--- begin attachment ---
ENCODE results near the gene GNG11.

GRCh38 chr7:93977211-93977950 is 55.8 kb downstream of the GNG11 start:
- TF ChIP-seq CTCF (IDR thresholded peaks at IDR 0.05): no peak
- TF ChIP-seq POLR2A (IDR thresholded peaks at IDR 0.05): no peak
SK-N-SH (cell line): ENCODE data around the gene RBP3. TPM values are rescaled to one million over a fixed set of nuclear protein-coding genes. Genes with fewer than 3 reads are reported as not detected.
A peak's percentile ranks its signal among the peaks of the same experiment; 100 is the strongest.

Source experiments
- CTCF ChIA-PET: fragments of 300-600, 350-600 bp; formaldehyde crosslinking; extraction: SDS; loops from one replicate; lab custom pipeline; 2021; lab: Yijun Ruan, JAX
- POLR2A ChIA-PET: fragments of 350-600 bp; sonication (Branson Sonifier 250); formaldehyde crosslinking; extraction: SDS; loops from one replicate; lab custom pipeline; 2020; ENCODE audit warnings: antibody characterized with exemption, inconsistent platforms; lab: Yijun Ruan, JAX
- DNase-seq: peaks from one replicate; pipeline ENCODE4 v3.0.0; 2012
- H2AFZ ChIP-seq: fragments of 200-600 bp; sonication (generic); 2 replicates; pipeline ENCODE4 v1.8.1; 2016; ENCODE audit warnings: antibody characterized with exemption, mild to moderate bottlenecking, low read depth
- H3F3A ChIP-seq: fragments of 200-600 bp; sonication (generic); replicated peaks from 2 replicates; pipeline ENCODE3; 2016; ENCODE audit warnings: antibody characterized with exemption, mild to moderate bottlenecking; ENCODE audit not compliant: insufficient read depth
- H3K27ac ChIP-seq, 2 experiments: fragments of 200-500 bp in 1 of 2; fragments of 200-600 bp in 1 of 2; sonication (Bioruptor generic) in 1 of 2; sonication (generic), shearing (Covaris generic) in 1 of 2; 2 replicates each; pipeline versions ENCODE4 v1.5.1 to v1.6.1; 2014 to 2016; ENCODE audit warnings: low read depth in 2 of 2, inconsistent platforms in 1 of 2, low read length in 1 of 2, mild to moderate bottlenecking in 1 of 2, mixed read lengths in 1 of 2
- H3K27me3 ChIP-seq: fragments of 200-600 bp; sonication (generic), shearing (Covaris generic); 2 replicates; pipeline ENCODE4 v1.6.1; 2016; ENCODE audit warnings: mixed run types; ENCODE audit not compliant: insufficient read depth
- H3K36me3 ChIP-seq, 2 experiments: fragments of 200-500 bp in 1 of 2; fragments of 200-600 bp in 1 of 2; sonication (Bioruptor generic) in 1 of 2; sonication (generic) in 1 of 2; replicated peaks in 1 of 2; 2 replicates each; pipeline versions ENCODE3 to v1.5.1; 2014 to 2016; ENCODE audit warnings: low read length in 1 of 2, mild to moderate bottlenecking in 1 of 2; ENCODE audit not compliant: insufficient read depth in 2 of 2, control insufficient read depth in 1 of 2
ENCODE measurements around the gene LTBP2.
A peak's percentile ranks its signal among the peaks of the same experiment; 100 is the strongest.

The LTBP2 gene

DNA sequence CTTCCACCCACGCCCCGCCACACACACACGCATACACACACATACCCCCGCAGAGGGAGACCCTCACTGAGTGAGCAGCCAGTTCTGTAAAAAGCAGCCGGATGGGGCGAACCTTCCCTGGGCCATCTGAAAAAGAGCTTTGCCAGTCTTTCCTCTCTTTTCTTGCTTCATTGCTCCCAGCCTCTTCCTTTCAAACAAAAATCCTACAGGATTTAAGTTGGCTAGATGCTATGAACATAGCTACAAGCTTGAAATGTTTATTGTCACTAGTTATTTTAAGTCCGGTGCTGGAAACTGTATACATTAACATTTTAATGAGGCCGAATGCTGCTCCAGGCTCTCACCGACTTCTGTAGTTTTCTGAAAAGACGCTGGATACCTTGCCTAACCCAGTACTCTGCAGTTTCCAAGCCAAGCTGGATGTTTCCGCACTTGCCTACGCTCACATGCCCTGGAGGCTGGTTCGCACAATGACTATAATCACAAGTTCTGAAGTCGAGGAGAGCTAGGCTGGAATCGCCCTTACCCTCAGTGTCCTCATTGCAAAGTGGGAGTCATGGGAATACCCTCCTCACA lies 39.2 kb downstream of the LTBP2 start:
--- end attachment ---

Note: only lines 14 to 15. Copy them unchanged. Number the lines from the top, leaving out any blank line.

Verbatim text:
- H3K27me3 ChIP-seq: fragments of 200-600 bp; sonication (generic), shearing (Covaris generic); 2 replicates; pipeline ENCODE4 v1.6.1; 2016; ENCODE audit warnings: mixed run types; ENCODE audit not compliant: insufficient read depth
- H3K36me3 ChIP-seq, 2 experiments: fragments of 200-500 bp in 1 of 2; fragments of 200-600 bp in 1 of 2; sonication (Bioruptor generic) in 1 of 2; sonication (generic) in 1 of 2; replicated peaks in 1 of 2; 2 replicates each; pipeline versions ENCODE3 to v1.5.1; 2014 to 2016; ENCODE audit warnings: low read length in 1 of 2, mild to moderate bottlenecking in 1 of 2; ENCODE audit not compliant: insufficient read depth in 2 of 2, control insufficient read depth in 1 of 2